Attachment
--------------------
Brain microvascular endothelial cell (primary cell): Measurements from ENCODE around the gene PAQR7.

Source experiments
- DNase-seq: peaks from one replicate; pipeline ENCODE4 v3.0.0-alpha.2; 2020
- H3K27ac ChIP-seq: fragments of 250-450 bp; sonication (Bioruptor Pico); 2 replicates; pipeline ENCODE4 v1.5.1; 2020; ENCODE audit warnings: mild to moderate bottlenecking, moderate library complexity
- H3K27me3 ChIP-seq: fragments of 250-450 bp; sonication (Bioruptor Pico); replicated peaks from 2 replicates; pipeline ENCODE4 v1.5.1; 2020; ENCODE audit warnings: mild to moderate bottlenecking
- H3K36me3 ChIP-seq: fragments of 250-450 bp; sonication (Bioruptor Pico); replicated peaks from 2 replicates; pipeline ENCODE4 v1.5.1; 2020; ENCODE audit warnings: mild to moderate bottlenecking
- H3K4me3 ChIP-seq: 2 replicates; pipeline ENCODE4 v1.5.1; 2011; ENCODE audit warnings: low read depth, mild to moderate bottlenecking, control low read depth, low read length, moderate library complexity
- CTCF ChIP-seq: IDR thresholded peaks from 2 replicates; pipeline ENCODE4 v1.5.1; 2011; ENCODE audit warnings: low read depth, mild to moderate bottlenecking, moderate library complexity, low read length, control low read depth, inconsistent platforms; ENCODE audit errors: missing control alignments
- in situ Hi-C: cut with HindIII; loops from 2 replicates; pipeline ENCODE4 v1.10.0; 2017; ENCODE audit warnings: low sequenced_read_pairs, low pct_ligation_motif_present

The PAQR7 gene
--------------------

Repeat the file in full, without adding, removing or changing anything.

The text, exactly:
Brain microvascular endothelial cell (primary cell): Measurements from ENCODE around the gene PAQR7.

Source experiments
- DNase-seq: peaks from one replicate; pipeline ENCODE4 v3.0.0-alpha.2; 2020
- H3K27ac ChIP-seq: fragments of 250-450 bp; sonication (Bioruptor Pico); 2 replicates; pipeline ENCODE4 v1.5.1; 2020; ENCODE audit warnings: mild to moderate bottlenecking, moderate library complexity
- H3K27me3 ChIP-seq: fragments of 250-450 bp; sonication (Bioruptor Pico); replicated peaks from 2 replicates; pipeline ENCODE4 v1.5.1; 2020; ENCODE audit warnings: mild to moderate bottlenecking
- H3K36me3 ChIP-seq: fragments of 250-450 bp; sonication (Bioruptor Pico); replicated peaks from 2 replicates; pipeline ENCODE4 v1.5.1; 2020; ENCODE audit warnings: mild to moderate bottlenecking
- H3K4me3 ChIP-seq: 2 replicates; pipeline ENCODE4 v1.5.1; 2011; ENCODE audit warnings: low read depth, mild to moderate bottlenecking, control low read depth, low read length, moderate library complexity
- CTCF ChIP-seq: IDR thresholded peaks from 2 replicates; pipeline ENCODE4 v1.5.1; 2011; ENCODE audit warnings: low read depth, mild to moderate bottlenecking, moderate library complexity, low read length, control low read depth, inconsistent platforms; ENCODE audit errors: missing control alignments
- in situ Hi-C: cut with HindIII; loops from 2 replicates; pipeline ENCODE4 v1.10.0; 2017; ENCODE audit warnings: low sequenced_read_pairs, low pct_ligation_motif_present

The PAQR7 gene